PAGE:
Planning Rule Published!

Congratulations to all who participated in this 2.5 or so year effort, Forest Service workers, members of the public, members of stakeholder groups, other agencies!

USDA Publishes Final Rule to Restore the Nation’s Forests Through Science and Collaboration

Here’s the link to the press release and here to the rule itself and miscellaneous related documents.

Secretary Vilsack announces publication of the final land management planning rule

WASHINGTON, March 23, 2012 – Agriculture Secretary Tom Vilsack today announced the U.S. Department of Agriculture’s final Planning Rule for America’s 193-million acre National Forest System that includes stronger protections for forests, water, and wildlife while supporting the economic vitality of rural communities.

This final rule – which follows USDA’s Feb. 3 publication of the Programmatic Environmental Impact Statement – replaces the 1982 rule procedures currently in use, and provides a new framework to be used for all individual management plans for 155 national forests and grasslands across the country. Over half of Forest Service units are currently operating with plans that are more than 15 years old.

“This new rule provides the framework we need to restore and manage our forests and watersheds while getting work done on the ground and providing jobs,” said Vilsack. “The collaboration that drove this rulemaking effort exemplifies the America’s Great Outdoors initiative to foster conservation that is designed by and accomplished in partnership with the American people.”

The USDA and the Forest Service carefully considered over a quarter million comments received on the proposed rule and draft environmental impact statement issued in February to develop today’s final rule, which emphasizes collaboration, sound science and protections for land, water and wildlife.

The final rule strengthens the role of public involvement and dialogue throughout the planning process. It also requires the use of the best available scientific information to inform decisions.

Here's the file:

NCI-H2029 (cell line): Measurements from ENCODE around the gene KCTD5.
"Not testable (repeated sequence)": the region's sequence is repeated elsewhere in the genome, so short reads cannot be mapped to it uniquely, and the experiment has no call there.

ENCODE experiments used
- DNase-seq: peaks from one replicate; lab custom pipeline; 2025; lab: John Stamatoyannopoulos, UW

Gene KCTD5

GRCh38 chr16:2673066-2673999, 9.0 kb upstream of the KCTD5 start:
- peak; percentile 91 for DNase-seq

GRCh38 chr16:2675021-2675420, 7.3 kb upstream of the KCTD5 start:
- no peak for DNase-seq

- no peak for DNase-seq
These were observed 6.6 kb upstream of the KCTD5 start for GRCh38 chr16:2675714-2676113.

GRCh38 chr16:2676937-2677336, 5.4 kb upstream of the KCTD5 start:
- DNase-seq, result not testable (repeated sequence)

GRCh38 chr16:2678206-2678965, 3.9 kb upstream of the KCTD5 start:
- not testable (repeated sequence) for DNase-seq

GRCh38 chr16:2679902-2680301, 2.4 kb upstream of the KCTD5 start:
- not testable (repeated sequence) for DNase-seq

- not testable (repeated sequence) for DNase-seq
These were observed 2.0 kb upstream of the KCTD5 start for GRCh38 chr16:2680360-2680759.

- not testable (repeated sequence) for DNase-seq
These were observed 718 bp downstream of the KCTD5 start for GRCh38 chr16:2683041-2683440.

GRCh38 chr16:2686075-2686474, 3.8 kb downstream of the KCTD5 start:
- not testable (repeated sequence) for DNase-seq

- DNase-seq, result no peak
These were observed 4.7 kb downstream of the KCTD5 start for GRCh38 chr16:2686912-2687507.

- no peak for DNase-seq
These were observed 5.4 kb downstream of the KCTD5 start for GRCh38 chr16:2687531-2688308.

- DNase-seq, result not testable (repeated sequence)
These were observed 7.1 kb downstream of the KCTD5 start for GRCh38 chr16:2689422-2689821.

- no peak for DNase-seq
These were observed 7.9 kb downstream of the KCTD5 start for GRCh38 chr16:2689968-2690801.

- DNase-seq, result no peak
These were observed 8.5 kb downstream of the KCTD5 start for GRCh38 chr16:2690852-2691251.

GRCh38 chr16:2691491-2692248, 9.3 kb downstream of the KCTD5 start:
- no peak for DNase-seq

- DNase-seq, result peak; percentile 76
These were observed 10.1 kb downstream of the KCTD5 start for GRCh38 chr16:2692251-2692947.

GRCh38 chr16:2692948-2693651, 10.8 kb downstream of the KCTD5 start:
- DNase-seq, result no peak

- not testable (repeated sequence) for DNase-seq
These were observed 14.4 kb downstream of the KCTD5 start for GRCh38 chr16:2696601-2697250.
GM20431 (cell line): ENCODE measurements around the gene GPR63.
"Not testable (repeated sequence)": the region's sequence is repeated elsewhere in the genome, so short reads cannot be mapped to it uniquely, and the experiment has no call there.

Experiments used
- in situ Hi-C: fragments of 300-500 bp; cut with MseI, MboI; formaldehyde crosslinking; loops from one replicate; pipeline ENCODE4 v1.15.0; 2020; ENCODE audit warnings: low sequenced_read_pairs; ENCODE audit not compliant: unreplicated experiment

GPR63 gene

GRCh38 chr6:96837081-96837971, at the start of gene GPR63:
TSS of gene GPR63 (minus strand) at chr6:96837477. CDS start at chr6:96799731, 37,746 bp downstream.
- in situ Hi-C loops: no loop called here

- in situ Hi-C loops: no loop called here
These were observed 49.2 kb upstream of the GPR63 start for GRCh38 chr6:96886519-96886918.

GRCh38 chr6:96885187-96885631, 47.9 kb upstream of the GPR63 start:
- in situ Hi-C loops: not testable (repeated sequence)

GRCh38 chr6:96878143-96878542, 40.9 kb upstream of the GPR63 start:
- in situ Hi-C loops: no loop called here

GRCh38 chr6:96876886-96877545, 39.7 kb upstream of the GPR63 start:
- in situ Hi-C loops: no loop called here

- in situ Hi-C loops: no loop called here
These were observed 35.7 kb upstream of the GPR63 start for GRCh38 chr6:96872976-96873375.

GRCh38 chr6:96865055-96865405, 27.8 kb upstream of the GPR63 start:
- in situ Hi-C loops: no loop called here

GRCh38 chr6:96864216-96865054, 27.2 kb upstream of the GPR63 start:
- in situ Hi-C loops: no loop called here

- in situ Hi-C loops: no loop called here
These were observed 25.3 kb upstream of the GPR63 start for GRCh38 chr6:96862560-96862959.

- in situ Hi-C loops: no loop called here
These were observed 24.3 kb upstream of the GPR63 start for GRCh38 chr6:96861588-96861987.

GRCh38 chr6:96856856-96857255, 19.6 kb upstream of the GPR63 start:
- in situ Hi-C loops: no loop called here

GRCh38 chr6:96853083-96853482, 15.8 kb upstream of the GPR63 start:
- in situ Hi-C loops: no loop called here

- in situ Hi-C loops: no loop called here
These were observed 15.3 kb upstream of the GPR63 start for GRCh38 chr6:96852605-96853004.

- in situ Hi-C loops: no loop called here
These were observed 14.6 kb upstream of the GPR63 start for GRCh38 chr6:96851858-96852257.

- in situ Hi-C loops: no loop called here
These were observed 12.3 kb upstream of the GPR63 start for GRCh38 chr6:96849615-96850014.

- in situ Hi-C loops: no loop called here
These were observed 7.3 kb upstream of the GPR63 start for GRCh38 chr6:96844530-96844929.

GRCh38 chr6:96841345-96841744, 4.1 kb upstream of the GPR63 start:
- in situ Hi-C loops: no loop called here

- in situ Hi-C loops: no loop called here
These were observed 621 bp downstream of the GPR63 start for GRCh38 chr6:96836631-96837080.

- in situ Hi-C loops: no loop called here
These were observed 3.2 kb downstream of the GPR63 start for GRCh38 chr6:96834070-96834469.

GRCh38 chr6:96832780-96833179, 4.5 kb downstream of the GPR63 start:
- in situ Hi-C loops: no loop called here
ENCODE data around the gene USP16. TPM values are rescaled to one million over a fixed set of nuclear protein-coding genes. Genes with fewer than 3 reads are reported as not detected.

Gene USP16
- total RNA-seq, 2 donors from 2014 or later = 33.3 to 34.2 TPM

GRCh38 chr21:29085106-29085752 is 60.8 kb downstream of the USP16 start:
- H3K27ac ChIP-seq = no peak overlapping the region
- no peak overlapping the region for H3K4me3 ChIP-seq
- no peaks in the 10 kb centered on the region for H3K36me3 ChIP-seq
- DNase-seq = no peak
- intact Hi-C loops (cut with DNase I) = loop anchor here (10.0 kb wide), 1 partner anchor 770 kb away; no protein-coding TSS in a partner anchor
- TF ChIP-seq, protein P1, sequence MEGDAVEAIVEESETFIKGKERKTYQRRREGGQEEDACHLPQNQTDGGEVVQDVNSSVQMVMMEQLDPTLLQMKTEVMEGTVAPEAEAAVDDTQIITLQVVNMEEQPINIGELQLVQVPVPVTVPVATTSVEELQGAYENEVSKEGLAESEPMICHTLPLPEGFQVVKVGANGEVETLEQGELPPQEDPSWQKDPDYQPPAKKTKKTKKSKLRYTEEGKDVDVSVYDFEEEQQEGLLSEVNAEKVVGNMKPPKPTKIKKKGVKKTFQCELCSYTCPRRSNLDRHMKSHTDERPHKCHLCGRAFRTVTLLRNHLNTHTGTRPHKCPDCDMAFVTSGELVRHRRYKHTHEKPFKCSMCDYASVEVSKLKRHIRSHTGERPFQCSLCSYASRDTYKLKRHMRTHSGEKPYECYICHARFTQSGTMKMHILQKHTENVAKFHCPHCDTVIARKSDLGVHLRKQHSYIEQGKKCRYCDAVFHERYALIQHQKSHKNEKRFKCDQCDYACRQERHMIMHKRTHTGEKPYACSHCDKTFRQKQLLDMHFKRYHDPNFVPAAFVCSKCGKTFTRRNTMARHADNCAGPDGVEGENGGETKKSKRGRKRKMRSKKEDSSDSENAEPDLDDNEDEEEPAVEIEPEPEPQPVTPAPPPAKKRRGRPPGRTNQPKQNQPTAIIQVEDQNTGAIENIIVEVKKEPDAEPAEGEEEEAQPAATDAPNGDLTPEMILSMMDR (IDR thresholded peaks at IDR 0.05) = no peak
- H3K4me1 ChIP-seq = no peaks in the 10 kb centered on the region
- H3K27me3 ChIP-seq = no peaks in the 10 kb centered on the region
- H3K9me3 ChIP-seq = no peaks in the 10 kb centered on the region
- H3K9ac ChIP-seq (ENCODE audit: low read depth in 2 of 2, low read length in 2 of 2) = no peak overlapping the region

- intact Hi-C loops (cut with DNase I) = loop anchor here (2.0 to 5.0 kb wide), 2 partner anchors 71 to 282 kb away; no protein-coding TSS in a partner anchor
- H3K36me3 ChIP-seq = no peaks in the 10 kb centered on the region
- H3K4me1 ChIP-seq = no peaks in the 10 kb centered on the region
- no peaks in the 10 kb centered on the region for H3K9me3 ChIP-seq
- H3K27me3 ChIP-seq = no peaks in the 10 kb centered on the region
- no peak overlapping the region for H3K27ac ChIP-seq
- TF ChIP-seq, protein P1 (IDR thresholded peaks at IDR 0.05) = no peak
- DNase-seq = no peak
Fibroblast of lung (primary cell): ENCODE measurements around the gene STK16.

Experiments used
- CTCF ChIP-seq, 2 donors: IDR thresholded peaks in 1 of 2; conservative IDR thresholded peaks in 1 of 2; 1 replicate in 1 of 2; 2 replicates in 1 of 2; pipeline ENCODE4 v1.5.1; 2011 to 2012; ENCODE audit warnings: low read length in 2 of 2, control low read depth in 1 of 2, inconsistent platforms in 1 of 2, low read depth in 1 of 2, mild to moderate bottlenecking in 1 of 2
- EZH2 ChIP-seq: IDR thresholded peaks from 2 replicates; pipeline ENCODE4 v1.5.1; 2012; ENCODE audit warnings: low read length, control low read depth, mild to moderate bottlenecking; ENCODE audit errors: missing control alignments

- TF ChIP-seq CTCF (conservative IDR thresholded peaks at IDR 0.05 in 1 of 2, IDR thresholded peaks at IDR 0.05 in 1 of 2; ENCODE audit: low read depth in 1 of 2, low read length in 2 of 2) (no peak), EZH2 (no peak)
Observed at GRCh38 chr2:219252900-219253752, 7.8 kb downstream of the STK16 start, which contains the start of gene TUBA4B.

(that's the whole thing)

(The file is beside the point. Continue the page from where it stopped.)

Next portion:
“We are ready to start a new era of planning that takes less time, costs less money, and provides stronger protections for our lands and water”, said U.S. Forest Service Chief Tom Tidwell. “This new rule will bring 21st century thinking to a process that is sorely needed to protect and preserve our 193 million acres of amazing forests and grasslands.”

Land management plans under the final rule will include:

Mandatory components to restore and maintain forests and grasslands.
Requirements to provide habitat for plant and animal diversity and species conservation. The requirements are intended to keep common native species common, contribute to the recovery of threatened and endangered species, conserve proposed and candidate species, and protect species of conservation concern.
Requirements to maintain or restore watersheds, water resources, water quality including clean drinking water, and the ecological integrity of riparian areas.
Requirements for multiple uses, including outdoor recreation, range, timber, watershed, wildlife and fish.
Requirements to provide opportunities for sustainable recreation, and to take into account opportunities to connect people with nature.
Opportunities for public involvement and collaboration throughout all stages of the planning process. The final rule provides opportunities for Tribal consultation and coordination with state and local governments and other federal agencies, and includes requirements for outreach to traditionally underrepresented communities.
Requirements for the use of the best available scientific information to inform the planning process and documentation of how science was used in the plan.
A more efficient and adaptive process for land management planning, allowing the Forest Service to respond to changing conditions.

Continuing the strong emphasis that has been placed on public engagement throughout this rule-making effort, USDA is forming a Federal Advisory Committee to advise the Secretary and the Chief on implementation of the final rule. The nomination period closed on February 21, 2012 with committee members to be announced this spring.